Computer Technology vs. Human Cognition

Could computer technology be heading in directions detrimental to the preservation of our innate cognitive abilities?

It’s difficult to determine what directions will be taken over the course of the future. However, computer technology has already been integrated into virtually every sector of human civilization. The convenient act of flipping open a cell phone or sliding a finger across a touch screen device are ways in which we now acquire information, listen to music, communicate with others, and even read books.

Perhaps the issue doesn’t stir up as much controversy as abortion, euthanasia or the legalization of marijuana. Nevertheless, apathy and obliviousness might inadvertently help manifest a world deprived of human cognition; a world where computer software could potentially think for us on a subjective level; a world devoid of naturally cognized creativity and originality.

Growing reliance on computer technology could eventually inhibit our ability to think independently and, without the crucial exertion of human choice, could gradually become a replacement for our innate mechanism that acquires knowledge and expresses original thoughts. As we enter a post-industrial society, we must be cognizant of where human thought ends and computer technology begins.

A Popular Theme in Entertainment

Film and literature have each introduced futuristic societies in which human exertion is either replaced or reduced considerably.

Surrogates (2009) is a film that depicts a world in which people live vicariously through ideal versions of themselves in the form of robotic beings from the comfort and safety of their own homes.

A novel, also released in 2009, entitled His Robot Girlfriend is about a despondent man who decides to purchase a robotic female, the Daffodil, that is not only anatomically correct but cooks cleans and performs other domestic duties.

Although obviously fictional, these portrayals are an example of the pinnacles that could be reached in the distant future through the advancement of computer technology.

A Professor’s View on the Topic

Sherry Turkle, psychologist and professor at MIT, shares her knowledge and experience with the world in an essay entitled “How Computers Change the Way We Think.” The subject matter found in this essay relates to virtually every demographic as it pertains to each technological aspect of everyday life. Her essay examines the “social, moral, and political” effects that evolving computer technology has on humanity.

As computer reliance evolves from practical application to cyber companion, “the nation’s cyber shrink” explores what she considers to be “one of the next decade’s greatest challenges,” which is the inevitable growth of technologically altered thought. She examines the positive and negative characteristics of the increased cognitive role that technology plays in society.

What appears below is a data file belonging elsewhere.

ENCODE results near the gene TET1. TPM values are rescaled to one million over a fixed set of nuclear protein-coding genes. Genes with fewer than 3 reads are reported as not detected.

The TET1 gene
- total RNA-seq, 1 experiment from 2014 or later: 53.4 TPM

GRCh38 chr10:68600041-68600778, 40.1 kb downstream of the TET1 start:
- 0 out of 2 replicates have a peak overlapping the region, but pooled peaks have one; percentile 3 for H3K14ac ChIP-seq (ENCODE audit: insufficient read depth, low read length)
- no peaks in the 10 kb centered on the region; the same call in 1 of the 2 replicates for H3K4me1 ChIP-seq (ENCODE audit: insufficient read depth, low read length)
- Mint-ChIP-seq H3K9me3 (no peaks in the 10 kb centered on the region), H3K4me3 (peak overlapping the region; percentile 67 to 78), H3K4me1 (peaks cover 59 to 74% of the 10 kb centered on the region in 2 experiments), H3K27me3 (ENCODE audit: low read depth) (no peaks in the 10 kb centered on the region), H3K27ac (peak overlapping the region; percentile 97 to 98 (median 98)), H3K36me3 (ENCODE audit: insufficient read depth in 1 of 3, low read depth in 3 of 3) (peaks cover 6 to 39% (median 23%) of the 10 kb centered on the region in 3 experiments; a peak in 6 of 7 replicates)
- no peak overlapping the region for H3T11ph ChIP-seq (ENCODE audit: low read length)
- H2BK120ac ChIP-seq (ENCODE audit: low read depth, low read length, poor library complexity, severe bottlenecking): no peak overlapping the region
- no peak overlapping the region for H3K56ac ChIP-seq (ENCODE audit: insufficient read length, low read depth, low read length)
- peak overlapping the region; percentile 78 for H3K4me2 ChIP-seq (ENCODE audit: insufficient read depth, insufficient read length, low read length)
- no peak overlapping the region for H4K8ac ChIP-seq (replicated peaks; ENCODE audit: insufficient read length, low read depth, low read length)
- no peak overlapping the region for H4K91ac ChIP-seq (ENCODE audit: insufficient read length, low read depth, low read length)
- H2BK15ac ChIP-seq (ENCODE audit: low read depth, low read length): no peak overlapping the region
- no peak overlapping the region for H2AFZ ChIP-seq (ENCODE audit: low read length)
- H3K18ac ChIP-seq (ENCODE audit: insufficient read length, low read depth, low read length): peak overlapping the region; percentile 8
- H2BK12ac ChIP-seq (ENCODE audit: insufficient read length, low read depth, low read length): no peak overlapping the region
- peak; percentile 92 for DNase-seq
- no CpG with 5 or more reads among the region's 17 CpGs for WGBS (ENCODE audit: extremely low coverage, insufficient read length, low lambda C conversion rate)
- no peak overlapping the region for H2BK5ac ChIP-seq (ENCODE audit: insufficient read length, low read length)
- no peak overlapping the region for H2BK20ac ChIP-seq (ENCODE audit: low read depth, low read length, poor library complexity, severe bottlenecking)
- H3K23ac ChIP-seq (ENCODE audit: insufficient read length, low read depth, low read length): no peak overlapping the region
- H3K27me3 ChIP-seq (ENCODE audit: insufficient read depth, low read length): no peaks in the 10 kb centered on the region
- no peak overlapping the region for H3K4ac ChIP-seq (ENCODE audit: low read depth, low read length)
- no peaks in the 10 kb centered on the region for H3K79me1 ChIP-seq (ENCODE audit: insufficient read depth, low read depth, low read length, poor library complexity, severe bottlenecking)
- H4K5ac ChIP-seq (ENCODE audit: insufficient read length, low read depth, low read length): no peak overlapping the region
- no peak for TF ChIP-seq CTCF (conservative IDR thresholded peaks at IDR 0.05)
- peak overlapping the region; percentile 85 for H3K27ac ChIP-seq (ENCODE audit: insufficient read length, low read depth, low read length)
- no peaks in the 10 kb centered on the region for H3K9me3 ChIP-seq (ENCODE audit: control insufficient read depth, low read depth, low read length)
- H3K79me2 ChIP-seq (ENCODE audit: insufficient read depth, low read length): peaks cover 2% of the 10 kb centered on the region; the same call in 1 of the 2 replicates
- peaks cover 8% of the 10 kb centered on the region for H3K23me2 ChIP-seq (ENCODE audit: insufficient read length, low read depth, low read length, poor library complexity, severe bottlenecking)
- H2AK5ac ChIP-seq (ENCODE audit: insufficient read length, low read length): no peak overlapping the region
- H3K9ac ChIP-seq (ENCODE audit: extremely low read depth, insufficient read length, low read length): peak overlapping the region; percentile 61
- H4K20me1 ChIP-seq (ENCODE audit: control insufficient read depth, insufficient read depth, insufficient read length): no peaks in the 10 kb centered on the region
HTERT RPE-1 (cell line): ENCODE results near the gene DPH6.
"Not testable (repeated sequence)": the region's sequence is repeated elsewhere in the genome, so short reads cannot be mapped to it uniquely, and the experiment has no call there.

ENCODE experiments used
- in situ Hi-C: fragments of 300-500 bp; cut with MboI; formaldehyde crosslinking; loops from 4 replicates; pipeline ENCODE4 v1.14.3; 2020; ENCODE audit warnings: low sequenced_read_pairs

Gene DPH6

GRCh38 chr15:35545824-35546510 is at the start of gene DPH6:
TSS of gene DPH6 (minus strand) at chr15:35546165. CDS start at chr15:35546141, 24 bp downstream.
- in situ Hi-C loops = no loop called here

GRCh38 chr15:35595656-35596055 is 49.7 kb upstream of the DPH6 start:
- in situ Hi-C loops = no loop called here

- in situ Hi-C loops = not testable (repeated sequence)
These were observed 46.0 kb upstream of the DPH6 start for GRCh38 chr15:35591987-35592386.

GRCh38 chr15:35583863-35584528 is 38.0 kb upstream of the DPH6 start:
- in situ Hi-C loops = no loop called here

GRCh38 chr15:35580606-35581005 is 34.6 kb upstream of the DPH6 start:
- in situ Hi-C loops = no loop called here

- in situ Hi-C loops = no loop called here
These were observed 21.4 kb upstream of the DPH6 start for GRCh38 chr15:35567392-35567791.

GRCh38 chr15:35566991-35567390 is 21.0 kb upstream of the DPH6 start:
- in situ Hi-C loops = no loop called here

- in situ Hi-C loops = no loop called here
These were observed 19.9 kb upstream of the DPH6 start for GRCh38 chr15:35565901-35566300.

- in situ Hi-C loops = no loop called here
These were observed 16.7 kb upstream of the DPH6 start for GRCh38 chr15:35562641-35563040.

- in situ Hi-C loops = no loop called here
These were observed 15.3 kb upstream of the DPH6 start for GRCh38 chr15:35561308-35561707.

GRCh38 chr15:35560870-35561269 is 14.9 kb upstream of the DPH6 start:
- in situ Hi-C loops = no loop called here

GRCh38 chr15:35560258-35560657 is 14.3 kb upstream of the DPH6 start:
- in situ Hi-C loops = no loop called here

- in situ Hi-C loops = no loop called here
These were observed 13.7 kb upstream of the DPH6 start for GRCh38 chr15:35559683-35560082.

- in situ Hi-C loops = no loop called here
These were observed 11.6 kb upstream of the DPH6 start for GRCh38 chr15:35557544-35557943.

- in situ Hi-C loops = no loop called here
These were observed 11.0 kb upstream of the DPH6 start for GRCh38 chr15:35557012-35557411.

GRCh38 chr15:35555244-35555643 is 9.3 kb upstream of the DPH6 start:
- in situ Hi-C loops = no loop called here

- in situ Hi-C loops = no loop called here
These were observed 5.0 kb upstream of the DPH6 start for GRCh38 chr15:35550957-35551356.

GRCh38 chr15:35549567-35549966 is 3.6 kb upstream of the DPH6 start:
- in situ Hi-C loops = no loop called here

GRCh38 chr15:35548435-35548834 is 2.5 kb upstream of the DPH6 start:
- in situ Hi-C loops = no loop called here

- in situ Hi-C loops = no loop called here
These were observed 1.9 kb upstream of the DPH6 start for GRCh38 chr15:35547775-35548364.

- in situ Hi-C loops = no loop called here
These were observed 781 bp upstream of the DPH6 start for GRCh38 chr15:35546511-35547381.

A synopsis of each key influence technology has on society is listed to support Turkle’s principal thesis, which states, “At every step, we have to ask, as educators and citizens, whether current technology is leading us in directions that serve our human purposes.”

Her incisive observations as a professor and psychologist have led her to a revelation, which is abstractly expressed in this statement, “…I began to study not only what the computer was doing for us, but what it was doing to us, including how it was changing the way we see ourselves, our sense of human identity.”

Although websites like MySpace and Facebook offer a “moratorium” devoid of “crime, terrorism, drugs, and AIDS,” Turkle insists that they also instill a sense of ambivalence, which makes it difficult for us to distinguish our real personalities from the ones created on these websites.

In addition to an irresolute sense of identity, information technology has also contributed to the apathetic outlook that college students, in particular, share towards compromised privacy; liberty held sacred by “past generations of Americans.” Turkle emphasizes that “Professors find that students do not understand that in a democracy, privacy is a right, not merely a privilege.”

Turkle recognizes “one of the more significant challenges for the next decade” and subsequently catalogs key characteristics of it in an attempt to preclude advancements in computer technology from adversely influencing human thought.

Final Thought

There are several advantages to living in an era where technology replaces human effort. However, it’s imperative that we preserve the vitality of our innate cognitive abilities by not solely relying on technology so that human thought isn’t also potentially replaced.


Turkle, Sherry. “How Computers Change the Way We Think,” in Ideas Across Time. 1 ed. The McGraw-Hill Companies.